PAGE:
Except, possibly for coyotes. But probably not them, either. Coyotes do not typically attack humans, but as they increasingly spread into urban areas, pets may be at risk. Coyotes may view large dogs as rivals and seek to eliminate them and see small dogs and cats as prey (i.e. lunch snacks). I have neither seen nor am I aware of any coyotes in our neighborhood here, but putting the word out anyway for our dog walker friends to be aware going forward and to keep little Spot and Fido safe, because that is not to say they may not be in your neighborhood. As well as bears, wolves, and mountain lions depending on where you may live. So while not purposefully ignoring those larger guys today, we are mostly just talking about the smaller, everyday, urban critters we encounter more frequently in our neighborhoods.
Otherwise, it is springtime, and springtime in the animal community means “Babies” and the beginning of Baby Wildlife Season.
Wildlife babies of all varieties are either emerging from nests and dens about now or very soon will be. Lots of them. And we all know that a Mother will always stand her ground to protect her Babies.
In the event you happen across a Mother and Babies, the best thing to do is to give them plenty of space no matter how cute they seem, and by all means, do not appear threatening to them. It is best to just calmly and quietly leave the area.
Mother and Babies will move along soon enough so that you can get back to whatever you may have been doing, and everyone can go safely on about their business.
But what to do (or not do) if you come across a wildlife baby and there is no mother around? It depends. The best advice from the National Wildlife Federation is to simply leave it alone.
For most of us, our first instinct may be to “rescue” it. But before intervening and quite possibly interfering, we really need to make sure that the baby truly needs our assistance in the first place. In many instances, it is totally normal for wildlife babies to be on their own. Mother deer and rabbits leave their young alone for most of the day to avoid attracting predators, for example.
If a baby bird is fully feathered, it is called a “fledgling” and it is normal for it to be out of the nest. Fledglings spend several days on the ground hiding in the vegetation until they can fully fly. It is a dangerous time for them to be sure, but the mother bird is usually close by keeping a watchful eye. If you get too close or interfere, you may get divebombed by one or both parents.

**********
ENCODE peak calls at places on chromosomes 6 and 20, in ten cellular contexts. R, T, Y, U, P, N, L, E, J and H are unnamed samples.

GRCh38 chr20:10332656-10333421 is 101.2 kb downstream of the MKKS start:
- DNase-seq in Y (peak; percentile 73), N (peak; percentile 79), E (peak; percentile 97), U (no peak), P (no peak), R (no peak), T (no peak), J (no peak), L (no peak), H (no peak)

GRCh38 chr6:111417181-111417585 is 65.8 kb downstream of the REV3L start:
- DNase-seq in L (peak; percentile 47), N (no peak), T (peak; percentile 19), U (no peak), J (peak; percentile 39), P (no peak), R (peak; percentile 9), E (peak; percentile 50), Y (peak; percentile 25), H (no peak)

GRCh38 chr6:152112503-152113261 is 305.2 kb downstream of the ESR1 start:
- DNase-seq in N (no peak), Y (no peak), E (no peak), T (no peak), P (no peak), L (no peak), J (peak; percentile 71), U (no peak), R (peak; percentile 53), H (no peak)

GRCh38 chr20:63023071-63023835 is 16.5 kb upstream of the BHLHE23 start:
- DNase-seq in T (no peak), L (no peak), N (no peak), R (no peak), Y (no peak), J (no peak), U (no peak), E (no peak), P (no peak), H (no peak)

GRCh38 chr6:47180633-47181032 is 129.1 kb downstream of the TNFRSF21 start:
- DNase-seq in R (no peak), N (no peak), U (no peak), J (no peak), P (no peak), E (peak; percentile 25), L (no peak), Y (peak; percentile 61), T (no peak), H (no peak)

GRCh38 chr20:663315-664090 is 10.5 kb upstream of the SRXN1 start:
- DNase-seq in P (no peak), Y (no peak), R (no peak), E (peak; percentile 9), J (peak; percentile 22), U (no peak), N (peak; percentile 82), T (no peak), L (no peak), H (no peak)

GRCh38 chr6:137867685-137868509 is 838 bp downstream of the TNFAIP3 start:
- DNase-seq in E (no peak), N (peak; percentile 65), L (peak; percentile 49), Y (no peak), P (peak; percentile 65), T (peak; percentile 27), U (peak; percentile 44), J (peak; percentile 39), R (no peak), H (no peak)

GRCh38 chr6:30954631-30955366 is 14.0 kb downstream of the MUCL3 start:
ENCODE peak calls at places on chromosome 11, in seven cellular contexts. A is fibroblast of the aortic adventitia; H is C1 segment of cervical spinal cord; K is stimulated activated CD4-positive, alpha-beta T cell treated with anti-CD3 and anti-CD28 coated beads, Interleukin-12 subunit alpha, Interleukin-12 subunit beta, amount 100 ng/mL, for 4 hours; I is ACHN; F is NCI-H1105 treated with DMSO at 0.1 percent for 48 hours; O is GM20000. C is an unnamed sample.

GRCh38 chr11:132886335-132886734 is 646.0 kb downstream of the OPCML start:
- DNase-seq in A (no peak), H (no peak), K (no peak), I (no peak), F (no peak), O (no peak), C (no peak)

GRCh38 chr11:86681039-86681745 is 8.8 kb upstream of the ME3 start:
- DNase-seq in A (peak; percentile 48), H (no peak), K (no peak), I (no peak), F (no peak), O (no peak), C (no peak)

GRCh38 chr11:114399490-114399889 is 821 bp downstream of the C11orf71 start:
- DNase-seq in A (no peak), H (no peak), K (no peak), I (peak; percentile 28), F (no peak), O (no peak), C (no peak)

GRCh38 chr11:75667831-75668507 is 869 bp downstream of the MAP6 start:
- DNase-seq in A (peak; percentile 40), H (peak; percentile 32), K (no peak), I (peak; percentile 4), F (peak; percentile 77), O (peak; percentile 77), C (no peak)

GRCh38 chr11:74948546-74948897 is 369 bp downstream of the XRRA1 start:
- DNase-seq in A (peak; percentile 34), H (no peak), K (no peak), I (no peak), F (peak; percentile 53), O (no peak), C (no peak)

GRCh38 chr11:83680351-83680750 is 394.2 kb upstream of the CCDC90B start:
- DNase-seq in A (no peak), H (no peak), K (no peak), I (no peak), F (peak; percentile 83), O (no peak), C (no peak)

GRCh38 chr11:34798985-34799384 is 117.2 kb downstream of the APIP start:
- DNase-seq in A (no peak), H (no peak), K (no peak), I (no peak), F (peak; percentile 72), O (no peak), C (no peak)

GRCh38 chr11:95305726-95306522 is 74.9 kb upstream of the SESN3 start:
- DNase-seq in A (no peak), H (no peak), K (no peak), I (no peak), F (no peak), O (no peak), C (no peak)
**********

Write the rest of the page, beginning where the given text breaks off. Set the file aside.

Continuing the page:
On the other hand, if a baby bird is featherless or covered in fluffy down, it is called a “nestling” and should be returned to the nest if possible. Contrary to popular belief, touching a nestling or baby animal will NOT make the parents reject it.
Regarding reptiles – baby snakes, turtles, and lizards hatch from eggs (or are born live in the case of some snakes) and are completely equipped to care for themselves right from the get-go. Simply leave them right where they are and they will be fine without any help.
So again, before intervening in the “rescue” of any wildlife baby, make sure it actually needs help, to begin with. Again, in many situations, it is totally normal for wildlife babies to be on their own. “Rescuing” an animal that does not need rescuing actually decreases its chance of survival, and of course that is the last thing we want.
Though it might seem harsh, the fact of the matter is that it is normal and natural for wildlife babies to be on their own and that in the grand scheme of things, not all wild animals survive to adulthood. A wildlife baby sadly may not make it, but in many instances may end up being the food that allows other wildlife babies to survive. That is the natural way of things. Stepping away and letting nature take its course is usually the best thing to do.
The exception to all this is if an animal is injured as a direct result of human activity – getting hit by a car, attacked by a pet, striking a window, falling from a nest during tree work, or if you have witnessed its parent being killed and know without a doubt that the baby has been orphaned.
At those times, the ethical thing is trying to help, but not necessarily by intervening directly. Contacting a local wildlife rehabilitator or wildlife rescue group should be our first step to provide help because they are trained, properly equipped, and know what to do to provide the best treatment, care, and chances for the animal’s recovery and survival.